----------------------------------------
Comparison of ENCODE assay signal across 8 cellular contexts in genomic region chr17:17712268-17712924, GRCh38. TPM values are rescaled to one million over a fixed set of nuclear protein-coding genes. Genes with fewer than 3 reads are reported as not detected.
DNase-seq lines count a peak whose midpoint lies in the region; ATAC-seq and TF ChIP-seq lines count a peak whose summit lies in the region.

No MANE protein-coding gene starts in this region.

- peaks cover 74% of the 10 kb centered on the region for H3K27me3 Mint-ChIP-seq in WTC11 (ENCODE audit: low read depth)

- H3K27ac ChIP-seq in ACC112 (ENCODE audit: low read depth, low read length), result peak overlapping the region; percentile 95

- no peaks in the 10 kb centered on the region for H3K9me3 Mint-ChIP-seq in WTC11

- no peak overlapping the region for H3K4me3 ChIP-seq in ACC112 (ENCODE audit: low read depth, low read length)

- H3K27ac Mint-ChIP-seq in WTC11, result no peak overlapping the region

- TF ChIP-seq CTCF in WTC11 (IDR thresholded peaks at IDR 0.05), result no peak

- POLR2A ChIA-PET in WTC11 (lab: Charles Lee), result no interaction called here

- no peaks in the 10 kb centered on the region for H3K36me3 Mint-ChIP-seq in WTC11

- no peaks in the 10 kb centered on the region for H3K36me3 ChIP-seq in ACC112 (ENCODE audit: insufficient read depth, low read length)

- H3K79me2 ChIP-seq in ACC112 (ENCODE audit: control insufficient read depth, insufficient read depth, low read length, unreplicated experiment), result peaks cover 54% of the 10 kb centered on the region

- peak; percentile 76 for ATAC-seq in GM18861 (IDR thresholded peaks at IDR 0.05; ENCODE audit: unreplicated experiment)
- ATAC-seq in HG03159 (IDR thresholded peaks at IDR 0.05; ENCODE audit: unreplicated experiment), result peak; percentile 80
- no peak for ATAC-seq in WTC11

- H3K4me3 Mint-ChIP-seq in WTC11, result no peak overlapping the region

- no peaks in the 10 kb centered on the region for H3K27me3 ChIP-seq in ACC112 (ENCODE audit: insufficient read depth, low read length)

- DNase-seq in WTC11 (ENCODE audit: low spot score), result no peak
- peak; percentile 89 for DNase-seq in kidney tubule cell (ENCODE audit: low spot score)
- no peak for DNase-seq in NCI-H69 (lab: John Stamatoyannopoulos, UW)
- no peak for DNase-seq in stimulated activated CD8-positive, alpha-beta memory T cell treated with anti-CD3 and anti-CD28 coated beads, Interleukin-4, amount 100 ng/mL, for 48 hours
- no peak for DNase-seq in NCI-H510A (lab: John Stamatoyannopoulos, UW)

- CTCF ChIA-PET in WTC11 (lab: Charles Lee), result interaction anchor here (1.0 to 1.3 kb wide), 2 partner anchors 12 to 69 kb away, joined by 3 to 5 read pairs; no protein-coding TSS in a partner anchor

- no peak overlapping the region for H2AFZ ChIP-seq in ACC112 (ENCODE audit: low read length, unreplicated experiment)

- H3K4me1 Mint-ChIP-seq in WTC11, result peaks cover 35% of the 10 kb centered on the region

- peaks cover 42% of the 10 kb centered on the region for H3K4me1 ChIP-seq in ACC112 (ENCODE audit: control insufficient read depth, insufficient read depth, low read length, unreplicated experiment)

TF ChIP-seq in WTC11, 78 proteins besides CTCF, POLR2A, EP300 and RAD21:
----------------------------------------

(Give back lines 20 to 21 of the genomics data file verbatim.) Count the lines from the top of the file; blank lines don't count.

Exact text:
- peak; percentile 89 for DNase-seq in kidney tubule cell (ENCODE audit: low spot score)
- no peak for DNase-seq in NCI-H69 (lab: John Stamatoyannopoulos, UW)